The term Internet Addiction Disorder was coined in 1995 by New York psychiatrist Ivan Goldberg. His diagnosis was meant as a harmless joke. Goldberg, however, unwittingly opened Pandora’s box. Scores of self-described Internet addicts from across the globe began to contact him.

“I think in the early 90s, there was some controversy over the existence of Internet addiction,” says Young. “But since then studies have been conducted throughout the United States and abroad in China, the UK, Taiwan, to name a few, that have confirmed it is serious disorder.”

In addition to researching and writing about Internet addiction, Young lectures at college campuses on the impact of portable devices and wireless Internet on campus life.

“From the Internet addiction perspective, portable devices will make it more difficult for administrators to control or monitor incidents of Internet abuse on campus,” Young says. “Activities such as downloading music or videos to online gambling to pocket porn will be instantly accessible and often not on the campus Intranet so administrators will have to develop new policies to deal with this new technology.”

“I'm online all day because I have a sidekick II and it is always connected to the Internet,” says Lucia Laguna, a junior majoring in international relations and Chicano studies at CSUN. “So I check it whenever I have a spare moment in class, work, school, or social gatherings.“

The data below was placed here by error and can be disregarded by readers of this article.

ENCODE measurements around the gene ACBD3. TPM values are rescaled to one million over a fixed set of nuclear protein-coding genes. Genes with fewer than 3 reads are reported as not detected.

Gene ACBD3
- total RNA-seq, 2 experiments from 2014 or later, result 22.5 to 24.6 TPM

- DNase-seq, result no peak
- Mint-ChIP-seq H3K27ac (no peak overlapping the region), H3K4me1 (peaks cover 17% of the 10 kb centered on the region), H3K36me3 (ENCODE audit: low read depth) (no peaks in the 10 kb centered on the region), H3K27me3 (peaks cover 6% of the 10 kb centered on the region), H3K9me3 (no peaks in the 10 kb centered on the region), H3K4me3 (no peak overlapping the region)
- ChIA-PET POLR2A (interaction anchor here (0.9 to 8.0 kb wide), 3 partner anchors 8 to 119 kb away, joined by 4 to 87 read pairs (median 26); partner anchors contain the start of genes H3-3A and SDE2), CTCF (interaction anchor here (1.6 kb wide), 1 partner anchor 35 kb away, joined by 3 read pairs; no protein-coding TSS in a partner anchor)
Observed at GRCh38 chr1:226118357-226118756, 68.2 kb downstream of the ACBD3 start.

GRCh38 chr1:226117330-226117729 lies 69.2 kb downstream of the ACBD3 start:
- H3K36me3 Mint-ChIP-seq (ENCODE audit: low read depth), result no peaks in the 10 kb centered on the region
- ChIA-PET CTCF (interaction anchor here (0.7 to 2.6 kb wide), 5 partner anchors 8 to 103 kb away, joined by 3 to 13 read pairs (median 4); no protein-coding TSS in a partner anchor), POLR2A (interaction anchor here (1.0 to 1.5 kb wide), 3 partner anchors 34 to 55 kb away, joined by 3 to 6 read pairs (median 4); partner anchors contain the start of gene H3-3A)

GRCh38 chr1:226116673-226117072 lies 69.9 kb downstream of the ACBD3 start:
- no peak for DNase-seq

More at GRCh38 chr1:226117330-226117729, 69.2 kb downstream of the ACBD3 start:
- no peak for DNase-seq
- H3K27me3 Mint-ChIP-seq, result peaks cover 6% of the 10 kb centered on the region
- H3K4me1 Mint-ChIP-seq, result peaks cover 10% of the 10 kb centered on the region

T-Mobile’s Sidekick II is a hybrid of a cell phone, still camera, video camera and a mini-computer. It is one of many products that cram all of the technologies that appeal to young people into one portable device.
“I think most everyone in LA has one,” Laguna says.

Laguna says that the Internet has facilitated her education.
“Days of research at the library are no longer a college necessity.“ Laguna says she avoids being shut in with the Internet by getting involved in activities and organizations at school but adds, “I still have the sidekick though.”

The Internet has made afternoons locked in dusty reference rooms scavenging for articles a thing of the past. Popular search engines such as Google, Yahoo and Lycos, make searching through the Internet’s cornucopia of information like taking a cab with a seasoned driver who knows the city like the back of his hand.

On the other hand, it can also be like taking the same cab through the flashy, dizzying streets of Las Vegas.

Launch the popular search engine Yahoo and your eyes will be tantalized by advertisements, chat room links, hobby forums, online communities, music, casinos, retail sites, even the latest gossip on the relationship between Tom Cruise and Katie Holmes.